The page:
“We wanted to make beer and wine so started farming a vineyard and got part-time jobs – Jim at Unkel Winery, where we make our natural Brood Fermentation wine, and me in the hops industry.”

Opening a business during Covid was never going to be easy, particularly when many of the bars and restaurants they supply around Aotearoa closed either temporarily or permanently. There were  numerous 3.00am moments about whether they should stay in the business they’d ploughed their life savings into.

Instead, this enterprising couple came up with ways to capture palates and wallets, including using fermented skins leftover from winemaking in their ales.            

Today, Laura brews 10 or so barrel-fermented beers, including seasonal tipples such as salty smoked stout and a feijoa rye which won them gold at last year’s New Zealand Beer Awards. 

Further vindication recently arrived via export orders from the US, Japan and Australia.

“That has been a real high for us.”        

What can get old is the assumption that Jim is the brewer and Lauren is  the winemaker.

“Some people are still surprised that I know anything about beer! But Jim is my biggest advocate and he’ll bite back and put them straight. Women brewers are becoming more visible in this industry and the challenge now is to offer support and encouragement to the next generation of female brewers.”


If things had gone to plan, by now Monique Cook would be running a restaurant, possibly her own, instead of spending her days weighing and mashing grain. 

But the brewer at Wellington’s Choice Bros brewery couldn’t be happier.

“I love working in this industry,” she says to Woman+ after a successful weekend at Beervana, Wellington’s annual beer festival.

“There’s so much to learn and it never gets boring.”

Monique, 35, found a home in hospitality early, thanks to a father who managed restaurants and three siblings who worked in them. 

“I started as a kitchen-hand at 13 and over the next 20 years worked my way around the industry, from bar manager to hotel duty manager.”

In January 2021, one of those gigs led Monique to her beer light-bulb moment.

“I got a job as a duty manager in the Choice Bros bar and as part of the induction, they run sessions in the brewery so that new staff can understand how a brewery functions.”

At the time, Monique’s tastes skewed more to wine than beer. 

“But on my induction day, I realised how much there was to know about beer – and how much I didn’t  know. A whole new world opened up that I wanted to be a part of.”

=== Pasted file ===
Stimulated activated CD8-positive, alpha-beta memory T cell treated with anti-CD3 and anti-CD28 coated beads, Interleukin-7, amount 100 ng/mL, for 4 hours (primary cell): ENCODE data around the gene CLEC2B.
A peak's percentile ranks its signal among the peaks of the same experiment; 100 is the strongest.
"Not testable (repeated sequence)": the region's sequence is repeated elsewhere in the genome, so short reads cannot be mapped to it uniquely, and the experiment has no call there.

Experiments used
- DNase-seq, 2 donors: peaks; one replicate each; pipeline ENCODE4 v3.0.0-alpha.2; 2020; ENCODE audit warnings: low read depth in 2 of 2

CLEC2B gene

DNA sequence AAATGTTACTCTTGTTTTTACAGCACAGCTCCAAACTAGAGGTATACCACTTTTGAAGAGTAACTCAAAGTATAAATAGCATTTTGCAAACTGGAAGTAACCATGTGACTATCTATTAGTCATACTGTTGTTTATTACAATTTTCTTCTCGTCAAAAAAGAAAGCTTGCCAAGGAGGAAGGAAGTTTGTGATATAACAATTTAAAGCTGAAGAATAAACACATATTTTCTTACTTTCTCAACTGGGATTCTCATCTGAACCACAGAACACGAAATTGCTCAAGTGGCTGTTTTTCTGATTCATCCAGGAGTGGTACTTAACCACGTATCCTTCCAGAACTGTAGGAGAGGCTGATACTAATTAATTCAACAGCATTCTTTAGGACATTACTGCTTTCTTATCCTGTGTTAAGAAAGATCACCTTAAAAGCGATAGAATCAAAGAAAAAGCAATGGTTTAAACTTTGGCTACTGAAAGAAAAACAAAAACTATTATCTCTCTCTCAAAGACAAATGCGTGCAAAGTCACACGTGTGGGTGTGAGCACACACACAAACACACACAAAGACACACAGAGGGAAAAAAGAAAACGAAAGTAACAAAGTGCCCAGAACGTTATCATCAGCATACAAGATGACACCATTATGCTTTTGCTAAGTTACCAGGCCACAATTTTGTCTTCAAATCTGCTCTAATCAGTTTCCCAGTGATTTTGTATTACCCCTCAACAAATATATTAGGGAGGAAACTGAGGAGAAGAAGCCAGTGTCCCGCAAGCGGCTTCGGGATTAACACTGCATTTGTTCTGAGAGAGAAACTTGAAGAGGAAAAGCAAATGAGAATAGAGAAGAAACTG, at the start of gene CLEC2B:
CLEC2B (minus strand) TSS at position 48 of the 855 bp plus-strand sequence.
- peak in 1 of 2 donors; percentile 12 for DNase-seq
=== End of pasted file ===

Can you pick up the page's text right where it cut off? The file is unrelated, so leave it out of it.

For six months though, Monique had to look longingly at the brewery from her spot at the adjacent bar until an opening as an assistant brewer came up.

“I had no experience but my boss loved my hospo hustle – my attitude to planning, getting things done, moving at pace and my organisational skills. Plus I was really hungry to learn.”

Two years down the track and Monique is one of three brewers at Choice Bros, covering every aspect of the production and distribution process.

“At the beginning I was nervous to be left alone in the brewery but now I’m a confident brewer.”

A fact borne out by the bronze medal Monique’s beer, The Paralyser, won at the recent New Zealand Beer Awards.

“I knew nothing about beer when I came into this role and although there’s still a lot to learn I’m so proud of myself because I did the research, came up with the recipe and then made it.”

Monique, whose favourite off-the-clock tipple is a crisp IPA, says the ultimate goal is to have her own brewery. 

“I have such a passion and joy for craft beer now so to be able to translate that one day into my own label is the dream.”


2020 was a year most  of us would like to forget. But the year that brought us a global pandemic dealt a double blow to Jess Wolfgang, the co-owner/head brewer of Wanaka’s Rhyme X Reason brewery.

In November 2020, Jess fell 5m off the back of a ramp, breaking a number of bones and knocking herself out.

Since then, her PCS (persistent concussion symptoms) have thrown up a range of challenges. 

“Just getting through the day feels near impossible at times,” says the 39-year old. “On a good day, I can brew beer with assistance and I’m still able to develop new recipes but the PCS is holding me back from making a full return.”

Fortunately, Jess’s partner in life and work, mechanical engineer Simon Ross, has been helming the brewery the couple started in the back streets of Wanaka in 2017.

Born and raised in Australia, Jess parlayed her love of beer into a job as assistant brewer at a micro brewery and pub near Newcastle.  

She immediately knew she’d found her niche: “Even though we worked so hard in sometimes extreme heat, it was incredibly fun. I always knew I wanted to own a bar and music venue but it wasn’t until that job that my enthusiasm for craft beer really started.”

Seeking a new challenge after six years, she and Simon, a Kiwi she’d met in Australia, visited Wanaka on a ski trip.

“We thought it was strange that there wasn’t a taproom in a ski town because most ski towns around the world have numerous breweries.”

After finding a suitable location, and shoehorning 10 tanks into the former mechanics workshop, the couple flung open the door to Rhyme X Reason.

Today they produce around 12 award-winning core beers, from IPAs to porters and pilsners. “At one stage we were making 33 seasonal beers which was a huge workload and a bit overwhelming for customers so we’ve pared that back to around half a dozen seasonal brews a year.”

The key to the brand that’s know for its sense of humour “(We try not to take ourselves too seriously”) is consistently good beer, says Jess.

“We’ve had lots of curve-balls to deal with over the years but it’s been fun. We’re a small brewery producing quality over quantity. We never set out to build an empire and want to enjoy our low-key lifestyle. At the end of the day, we enjoy brewing and want it to be fun.”